Image: Evan Bell at Duke Chapel for her Faith in Color exhibition
The Julia Harper Day Award was created by the Center for Documentary Studies (CDS) in 1992 in memory of the young woman who was CDS’s first staff member, a writer and photographer of real accomplishment. This $500 award goes to a graduating Duke University senior who has demonstrated excellence in documentary studies and contributed significantly to CDS programs. The 2018 Julia Harper Day Award goes to Columbia, Maryland, native Evan Nicole Bell.
Scene on Radio: Seeing White producer John Biewen. Photograph by Kathryn Banas.
The Center for Documentary Studies (CDS) is pleased to announce that a series on its Scene on Radio podcast, produced by CDS audio director John Biewen, has been nominated for a 2017 Peabody Award. The podcast aims to explore human experience and the society we’re making for ourselves in America.
Throughout 2017, the Center for Documentary Studies (CDS) contributed to the Oxford American’s then-new online publication series, The By and By, as part of the magazine’s 25th anniversary celebration. CDS will continue as a regular contributor to the series in 2018.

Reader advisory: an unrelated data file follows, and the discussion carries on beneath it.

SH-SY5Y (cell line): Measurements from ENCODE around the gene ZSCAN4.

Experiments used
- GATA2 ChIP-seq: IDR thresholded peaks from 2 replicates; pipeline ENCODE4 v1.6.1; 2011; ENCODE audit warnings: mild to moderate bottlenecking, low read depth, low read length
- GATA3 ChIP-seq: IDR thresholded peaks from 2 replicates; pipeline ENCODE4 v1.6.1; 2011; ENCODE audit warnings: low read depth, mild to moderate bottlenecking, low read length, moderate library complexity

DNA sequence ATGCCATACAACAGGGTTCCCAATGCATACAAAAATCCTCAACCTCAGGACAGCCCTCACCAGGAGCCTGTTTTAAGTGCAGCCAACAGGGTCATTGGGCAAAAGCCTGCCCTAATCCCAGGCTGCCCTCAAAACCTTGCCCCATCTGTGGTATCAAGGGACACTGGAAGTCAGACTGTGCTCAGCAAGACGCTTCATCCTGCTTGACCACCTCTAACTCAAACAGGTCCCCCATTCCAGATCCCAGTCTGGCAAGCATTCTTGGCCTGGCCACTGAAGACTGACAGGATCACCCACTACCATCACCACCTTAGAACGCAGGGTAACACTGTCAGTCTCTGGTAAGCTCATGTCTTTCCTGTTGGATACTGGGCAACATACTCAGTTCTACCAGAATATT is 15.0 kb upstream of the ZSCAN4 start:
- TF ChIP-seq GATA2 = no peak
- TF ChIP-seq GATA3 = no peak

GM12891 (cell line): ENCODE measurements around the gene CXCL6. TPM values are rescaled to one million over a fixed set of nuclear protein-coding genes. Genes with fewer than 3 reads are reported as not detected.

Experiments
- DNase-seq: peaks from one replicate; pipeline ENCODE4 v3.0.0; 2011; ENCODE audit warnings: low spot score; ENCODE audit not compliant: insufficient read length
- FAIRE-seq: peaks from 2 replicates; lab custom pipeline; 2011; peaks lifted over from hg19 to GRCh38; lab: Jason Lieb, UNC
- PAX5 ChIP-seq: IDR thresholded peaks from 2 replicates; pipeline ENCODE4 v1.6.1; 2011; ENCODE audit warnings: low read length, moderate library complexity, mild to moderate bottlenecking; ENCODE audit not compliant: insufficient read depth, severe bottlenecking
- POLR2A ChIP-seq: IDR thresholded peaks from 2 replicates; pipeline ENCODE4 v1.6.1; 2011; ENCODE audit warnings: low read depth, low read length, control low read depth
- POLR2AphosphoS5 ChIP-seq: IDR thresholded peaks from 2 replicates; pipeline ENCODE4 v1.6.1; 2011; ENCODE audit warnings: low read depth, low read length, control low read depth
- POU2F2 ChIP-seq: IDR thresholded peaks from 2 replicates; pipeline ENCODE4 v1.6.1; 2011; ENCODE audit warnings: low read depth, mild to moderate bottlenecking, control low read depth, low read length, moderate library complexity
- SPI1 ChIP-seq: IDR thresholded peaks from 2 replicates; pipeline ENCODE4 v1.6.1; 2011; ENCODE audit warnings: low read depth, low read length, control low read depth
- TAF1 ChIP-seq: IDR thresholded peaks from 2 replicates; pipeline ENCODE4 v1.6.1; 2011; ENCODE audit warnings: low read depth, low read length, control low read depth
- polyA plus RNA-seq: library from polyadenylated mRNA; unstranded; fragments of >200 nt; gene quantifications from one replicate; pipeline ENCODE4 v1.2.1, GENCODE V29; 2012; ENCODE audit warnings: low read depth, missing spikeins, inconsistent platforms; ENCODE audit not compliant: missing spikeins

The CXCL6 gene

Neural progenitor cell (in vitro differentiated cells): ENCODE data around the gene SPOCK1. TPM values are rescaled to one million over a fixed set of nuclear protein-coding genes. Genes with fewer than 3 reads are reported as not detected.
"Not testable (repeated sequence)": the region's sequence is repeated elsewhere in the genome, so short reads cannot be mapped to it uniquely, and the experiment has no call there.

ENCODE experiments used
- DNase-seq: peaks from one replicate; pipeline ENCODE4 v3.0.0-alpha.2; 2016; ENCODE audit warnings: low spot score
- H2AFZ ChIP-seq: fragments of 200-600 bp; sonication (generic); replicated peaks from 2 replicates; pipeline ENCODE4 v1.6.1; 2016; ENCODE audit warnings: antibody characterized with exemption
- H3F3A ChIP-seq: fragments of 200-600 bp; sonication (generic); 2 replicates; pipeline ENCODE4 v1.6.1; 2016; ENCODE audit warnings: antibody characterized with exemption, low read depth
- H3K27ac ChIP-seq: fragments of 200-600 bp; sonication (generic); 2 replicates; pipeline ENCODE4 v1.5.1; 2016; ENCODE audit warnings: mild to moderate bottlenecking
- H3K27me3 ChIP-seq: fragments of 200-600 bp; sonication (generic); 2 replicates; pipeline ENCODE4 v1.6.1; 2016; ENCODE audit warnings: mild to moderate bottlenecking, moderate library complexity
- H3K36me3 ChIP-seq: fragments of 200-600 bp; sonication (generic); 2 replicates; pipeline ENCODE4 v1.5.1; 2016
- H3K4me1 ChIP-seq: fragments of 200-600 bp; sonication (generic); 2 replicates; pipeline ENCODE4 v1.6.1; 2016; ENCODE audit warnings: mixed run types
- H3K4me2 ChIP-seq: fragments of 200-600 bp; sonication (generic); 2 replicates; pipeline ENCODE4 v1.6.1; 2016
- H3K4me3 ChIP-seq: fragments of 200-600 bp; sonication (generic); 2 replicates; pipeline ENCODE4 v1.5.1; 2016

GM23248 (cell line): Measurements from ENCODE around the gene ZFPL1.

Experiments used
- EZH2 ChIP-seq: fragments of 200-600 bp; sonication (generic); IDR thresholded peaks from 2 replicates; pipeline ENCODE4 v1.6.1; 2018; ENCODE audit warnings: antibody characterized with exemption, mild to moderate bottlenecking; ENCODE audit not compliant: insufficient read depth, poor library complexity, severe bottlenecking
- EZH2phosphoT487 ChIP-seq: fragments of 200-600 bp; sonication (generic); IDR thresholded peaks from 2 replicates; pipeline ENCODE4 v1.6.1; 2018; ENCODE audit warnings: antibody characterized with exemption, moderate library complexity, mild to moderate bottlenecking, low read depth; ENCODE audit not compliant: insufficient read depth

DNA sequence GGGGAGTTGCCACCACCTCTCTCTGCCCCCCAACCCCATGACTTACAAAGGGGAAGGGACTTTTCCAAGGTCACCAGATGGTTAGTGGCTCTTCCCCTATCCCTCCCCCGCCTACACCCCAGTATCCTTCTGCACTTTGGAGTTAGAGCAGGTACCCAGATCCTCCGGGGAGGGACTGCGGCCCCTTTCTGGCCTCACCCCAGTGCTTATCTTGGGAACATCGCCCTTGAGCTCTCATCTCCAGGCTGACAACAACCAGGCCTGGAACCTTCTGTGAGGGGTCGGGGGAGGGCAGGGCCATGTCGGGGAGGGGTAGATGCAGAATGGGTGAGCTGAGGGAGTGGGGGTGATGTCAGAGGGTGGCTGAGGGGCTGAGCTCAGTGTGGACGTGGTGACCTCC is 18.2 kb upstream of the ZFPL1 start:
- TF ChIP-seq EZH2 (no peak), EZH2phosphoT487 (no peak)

Left: Flyer detail from Mother, Me. Right: Flyer detail from More Than a Mentor.
The Lewis Hine Documentary Fellows Program at the Center for Documentary Studies is pleased to invite you to two upcoming exhibitions showcasing the work of the Program’s 2016-2017 Fellows. Both events are free and open to the public.
With a grant of $225,000 from the National Endowment for the Humanities, the Center for Documentary Studies at Duke University (CDS) and other Duke partners will build on their multi-year collaboration with the SNCC Legacy Project (SLP) to re-examine the history of voting rights, and its lessons for strengthening American democracy from the ground up.
As part of a strategic priority to diversify the documentary field, the Center for Documentary Studies at Duke University (CDS) has launched a three-year pilot program made possible in part by a grant from the William R. Kenan, Jr. Charitable Trust. The goal of the Documentary Diversity Project (DDP) is to build pathways for more people of color to participate in the documentary arts and to become nonfiction storytellers, gatekeepers, and critical consumers; to amplify their achievements; and to promote their work. DDP participants in the three-year pilot phase will include post-MFA Fellows in the Documentary Arts (generally, ages 24–32) as well as Emerging Documentary Artists (ages 18–24).